The Web, The Browser And AtomPub

by Dilip Krishnan on Apr 29, 2009 |

In response to Joe Gregorio’s post, on why the browser is undermining the adoption of Atompub protocol, Sean McGrath, had an interesting take on the changing notion of what constitutes a web application.

Somewhere along the line, the "structured content+stylesheet=dynamically rendered page" equation broke down. Javascript began to flex its Turing Complete muscles and today we are staring down the barrel of a completely different concept of a web "page"...

According to him, the landscape of applications in the Web 2.0 era is changing; HTML is increasingly becoming a host to “applications”, delivered to the browser via the web.

… because HTML […] allows JavaScript payloads. But if 99% of my pages are 99% JavaScript and 1% declarative markup of content, am I serving out content or serving out programs?

He warns of the danger of a time when content will no longer be as freely available in the web, only to be replaced with “programs” that abstract the access to web-content as we know it. As to why AtomPub may not see much adoption, he believes that

When history is written, I think it will show that without the visual nature of the Web, it never would have taken off as an IT substrate.

He refers to Hugh Winkler's REST hypothesis, in which, Hugh suggests that the fundamental difference between the visual web and the “Atom applications” is that

…. the real, browser plus HTML web has, that RESTful systems don't, is the user agent. The human in front of her browser. An intelligence that reads and understands the meaning of "Author name" and "Title", and fills in an HTML form using queries against her personal database, stored in her brain. [Plus as a side benefit you also] get to present your own user interface.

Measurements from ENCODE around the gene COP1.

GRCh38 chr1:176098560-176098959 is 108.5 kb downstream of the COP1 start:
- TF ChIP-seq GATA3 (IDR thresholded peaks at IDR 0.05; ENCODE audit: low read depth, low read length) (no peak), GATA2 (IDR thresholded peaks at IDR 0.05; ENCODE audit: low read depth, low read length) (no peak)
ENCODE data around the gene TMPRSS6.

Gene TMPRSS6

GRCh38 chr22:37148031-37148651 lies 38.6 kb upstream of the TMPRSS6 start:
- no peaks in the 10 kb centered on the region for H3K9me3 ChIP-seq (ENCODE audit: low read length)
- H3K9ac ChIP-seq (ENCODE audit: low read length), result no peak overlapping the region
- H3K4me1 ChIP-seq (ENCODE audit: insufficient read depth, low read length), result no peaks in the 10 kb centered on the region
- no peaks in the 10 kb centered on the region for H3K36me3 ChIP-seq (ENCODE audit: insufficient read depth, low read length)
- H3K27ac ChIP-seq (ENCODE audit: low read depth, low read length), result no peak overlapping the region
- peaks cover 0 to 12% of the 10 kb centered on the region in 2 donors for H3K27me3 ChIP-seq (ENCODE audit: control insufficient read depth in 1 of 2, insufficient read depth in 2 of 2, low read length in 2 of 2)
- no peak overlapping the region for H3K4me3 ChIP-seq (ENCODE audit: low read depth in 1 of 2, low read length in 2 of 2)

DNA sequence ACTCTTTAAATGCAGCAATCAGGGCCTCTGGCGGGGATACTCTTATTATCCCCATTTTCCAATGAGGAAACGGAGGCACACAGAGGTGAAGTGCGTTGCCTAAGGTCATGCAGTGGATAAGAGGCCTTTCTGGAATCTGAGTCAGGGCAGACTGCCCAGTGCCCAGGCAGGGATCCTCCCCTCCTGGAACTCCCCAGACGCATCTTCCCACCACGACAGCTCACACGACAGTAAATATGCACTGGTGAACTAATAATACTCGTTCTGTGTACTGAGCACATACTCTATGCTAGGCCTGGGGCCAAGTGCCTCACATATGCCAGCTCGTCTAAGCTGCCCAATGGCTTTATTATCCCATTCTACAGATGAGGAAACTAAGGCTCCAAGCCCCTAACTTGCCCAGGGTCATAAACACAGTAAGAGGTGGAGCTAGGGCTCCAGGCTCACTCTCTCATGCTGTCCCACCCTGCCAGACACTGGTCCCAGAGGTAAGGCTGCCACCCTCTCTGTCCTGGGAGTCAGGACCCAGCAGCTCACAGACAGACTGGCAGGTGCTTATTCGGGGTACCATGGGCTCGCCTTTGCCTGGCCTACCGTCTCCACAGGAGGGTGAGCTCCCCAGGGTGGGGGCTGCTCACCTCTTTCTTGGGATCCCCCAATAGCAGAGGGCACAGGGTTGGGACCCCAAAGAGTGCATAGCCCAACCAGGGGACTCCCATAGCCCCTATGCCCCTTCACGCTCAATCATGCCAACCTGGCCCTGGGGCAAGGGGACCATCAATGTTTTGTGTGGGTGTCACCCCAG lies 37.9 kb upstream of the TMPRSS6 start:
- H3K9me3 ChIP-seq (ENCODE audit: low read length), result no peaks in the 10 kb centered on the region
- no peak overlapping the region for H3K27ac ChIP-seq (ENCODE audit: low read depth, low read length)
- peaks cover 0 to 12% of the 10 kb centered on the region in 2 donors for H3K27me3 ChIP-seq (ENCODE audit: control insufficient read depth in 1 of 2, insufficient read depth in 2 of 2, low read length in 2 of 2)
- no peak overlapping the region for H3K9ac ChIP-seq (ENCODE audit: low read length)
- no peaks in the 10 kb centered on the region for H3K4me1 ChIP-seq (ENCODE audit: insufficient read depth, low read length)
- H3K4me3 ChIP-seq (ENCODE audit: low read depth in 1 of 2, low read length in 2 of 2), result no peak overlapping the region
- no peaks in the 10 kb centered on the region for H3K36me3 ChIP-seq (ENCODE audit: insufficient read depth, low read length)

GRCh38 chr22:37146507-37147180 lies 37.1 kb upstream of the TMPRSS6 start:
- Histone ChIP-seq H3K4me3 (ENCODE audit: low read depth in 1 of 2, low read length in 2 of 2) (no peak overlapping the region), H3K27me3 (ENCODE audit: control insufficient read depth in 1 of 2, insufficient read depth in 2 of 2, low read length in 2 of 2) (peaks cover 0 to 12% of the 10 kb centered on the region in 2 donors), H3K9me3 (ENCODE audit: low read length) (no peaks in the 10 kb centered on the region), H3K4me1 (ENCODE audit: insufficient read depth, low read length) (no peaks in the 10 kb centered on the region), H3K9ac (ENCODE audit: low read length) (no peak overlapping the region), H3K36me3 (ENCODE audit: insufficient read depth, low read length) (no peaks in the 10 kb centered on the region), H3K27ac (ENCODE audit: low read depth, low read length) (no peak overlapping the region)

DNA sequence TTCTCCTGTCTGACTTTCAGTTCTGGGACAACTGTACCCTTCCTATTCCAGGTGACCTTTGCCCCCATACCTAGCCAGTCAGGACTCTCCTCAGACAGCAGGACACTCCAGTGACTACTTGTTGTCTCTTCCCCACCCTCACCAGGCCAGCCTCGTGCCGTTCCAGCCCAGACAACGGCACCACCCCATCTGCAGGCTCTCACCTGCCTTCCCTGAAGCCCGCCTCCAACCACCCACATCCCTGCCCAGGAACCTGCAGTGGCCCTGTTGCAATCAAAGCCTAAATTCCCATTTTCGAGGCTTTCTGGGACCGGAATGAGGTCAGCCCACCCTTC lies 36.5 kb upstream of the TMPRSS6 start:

Paul Fremantle’s post in response to Joe Gregorio’s post, likens the internet to an Anglican Church, and he sums it up saying that the internet is home to a diverse set of applications and protocols, of which AtomPub is just another player ...

[… and] any protocol that gets even a small market share of the Internet is a success. No protocol is ever going to take over the Internet, and there will always be plenty of different approaches to do the same thing. That is simply the nature of the Internet.

Is AtomPub really a failure? The relevant posts are available here, here and here.

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